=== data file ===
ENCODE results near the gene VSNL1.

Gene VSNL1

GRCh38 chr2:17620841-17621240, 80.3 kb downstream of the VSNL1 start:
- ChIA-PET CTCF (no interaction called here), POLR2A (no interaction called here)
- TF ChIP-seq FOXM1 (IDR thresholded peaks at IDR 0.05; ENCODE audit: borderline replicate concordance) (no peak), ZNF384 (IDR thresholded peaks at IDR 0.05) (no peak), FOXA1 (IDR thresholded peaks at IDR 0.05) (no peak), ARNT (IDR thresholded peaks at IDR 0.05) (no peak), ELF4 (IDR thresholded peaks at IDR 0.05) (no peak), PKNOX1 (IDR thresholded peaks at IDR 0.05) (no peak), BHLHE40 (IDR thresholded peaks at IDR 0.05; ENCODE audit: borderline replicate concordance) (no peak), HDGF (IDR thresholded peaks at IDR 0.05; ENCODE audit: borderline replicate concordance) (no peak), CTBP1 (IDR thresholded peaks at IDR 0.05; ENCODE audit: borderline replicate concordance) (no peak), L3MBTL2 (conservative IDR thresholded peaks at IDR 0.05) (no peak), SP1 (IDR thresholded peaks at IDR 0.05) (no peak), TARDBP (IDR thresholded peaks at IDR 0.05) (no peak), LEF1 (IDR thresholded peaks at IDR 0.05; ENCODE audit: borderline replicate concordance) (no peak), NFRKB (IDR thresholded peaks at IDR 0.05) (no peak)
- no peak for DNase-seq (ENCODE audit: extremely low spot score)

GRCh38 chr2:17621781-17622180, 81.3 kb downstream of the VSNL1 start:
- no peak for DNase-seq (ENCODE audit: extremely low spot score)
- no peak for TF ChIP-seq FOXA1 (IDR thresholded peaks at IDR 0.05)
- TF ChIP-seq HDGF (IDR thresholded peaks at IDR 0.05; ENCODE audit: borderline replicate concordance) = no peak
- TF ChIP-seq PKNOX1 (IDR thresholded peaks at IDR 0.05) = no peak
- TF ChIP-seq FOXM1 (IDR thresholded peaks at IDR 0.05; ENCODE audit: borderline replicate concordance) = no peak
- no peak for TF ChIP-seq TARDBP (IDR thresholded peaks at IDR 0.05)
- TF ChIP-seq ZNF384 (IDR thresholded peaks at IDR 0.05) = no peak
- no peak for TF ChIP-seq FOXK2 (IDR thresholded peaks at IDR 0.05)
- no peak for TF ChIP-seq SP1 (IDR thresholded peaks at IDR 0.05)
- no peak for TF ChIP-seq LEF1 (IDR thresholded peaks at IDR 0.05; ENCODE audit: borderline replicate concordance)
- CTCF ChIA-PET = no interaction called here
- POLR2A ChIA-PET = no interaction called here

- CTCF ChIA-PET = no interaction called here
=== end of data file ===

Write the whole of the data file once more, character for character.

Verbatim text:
ENCODE results near the gene VSNL1.

Gene VSNL1

GRCh38 chr2:17620841-17621240, 80.3 kb downstream of the VSNL1 start:
- ChIA-PET CTCF (no interaction called here), POLR2A (no interaction called here)
- TF ChIP-seq FOXM1 (IDR thresholded peaks at IDR 0.05; ENCODE audit: borderline replicate concordance) (no peak), ZNF384 (IDR thresholded peaks at IDR 0.05) (no peak), FOXA1 (IDR thresholded peaks at IDR 0.05) (no peak), ARNT (IDR thresholded peaks at IDR 0.05) (no peak), ELF4 (IDR thresholded peaks at IDR 0.05) (no peak), PKNOX1 (IDR thresholded peaks at IDR 0.05) (no peak), BHLHE40 (IDR thresholded peaks at IDR 0.05; ENCODE audit: borderline replicate concordance) (no peak), HDGF (IDR thresholded peaks at IDR 0.05; ENCODE audit: borderline replicate concordance) (no peak), CTBP1 (IDR thresholded peaks at IDR 0.05; ENCODE audit: borderline replicate concordance) (no peak), L3MBTL2 (conservative IDR thresholded peaks at IDR 0.05) (no peak), SP1 (IDR thresholded peaks at IDR 0.05) (no peak), TARDBP (IDR thresholded peaks at IDR 0.05) (no peak), LEF1 (IDR thresholded peaks at IDR 0.05; ENCODE audit: borderline replicate concordance) (no peak), NFRKB (IDR thresholded peaks at IDR 0.05) (no peak)
- no peak for DNase-seq (ENCODE audit: extremely low spot score)

GRCh38 chr2:17621781-17622180, 81.3 kb downstream of the VSNL1 start:
- no peak for DNase-seq (ENCODE audit: extremely low spot score)
- no peak for TF ChIP-seq FOXA1 (IDR thresholded peaks at IDR 0.05)
- TF ChIP-seq HDGF (IDR thresholded peaks at IDR 0.05; ENCODE audit: borderline replicate concordance) = no peak
- TF ChIP-seq PKNOX1 (IDR thresholded peaks at IDR 0.05) = no peak
- TF ChIP-seq FOXM1 (IDR thresholded peaks at IDR 0.05; ENCODE audit: borderline replicate concordance) = no peak
- no peak for TF ChIP-seq TARDBP (IDR thresholded peaks at IDR 0.05)
- TF ChIP-seq ZNF384 (IDR thresholded peaks at IDR 0.05) = no peak
- no peak for TF ChIP-seq FOXK2 (IDR thresholded peaks at IDR 0.05)
- no peak for TF ChIP-seq SP1 (IDR thresholded peaks at IDR 0.05)
- no peak for TF ChIP-seq LEF1 (IDR thresholded peaks at IDR 0.05; ENCODE audit: borderline replicate concordance)
- CTCF ChIA-PET = no interaction called here
- POLR2A ChIA-PET = no interaction called here

- CTCF ChIA-PET = no interaction called here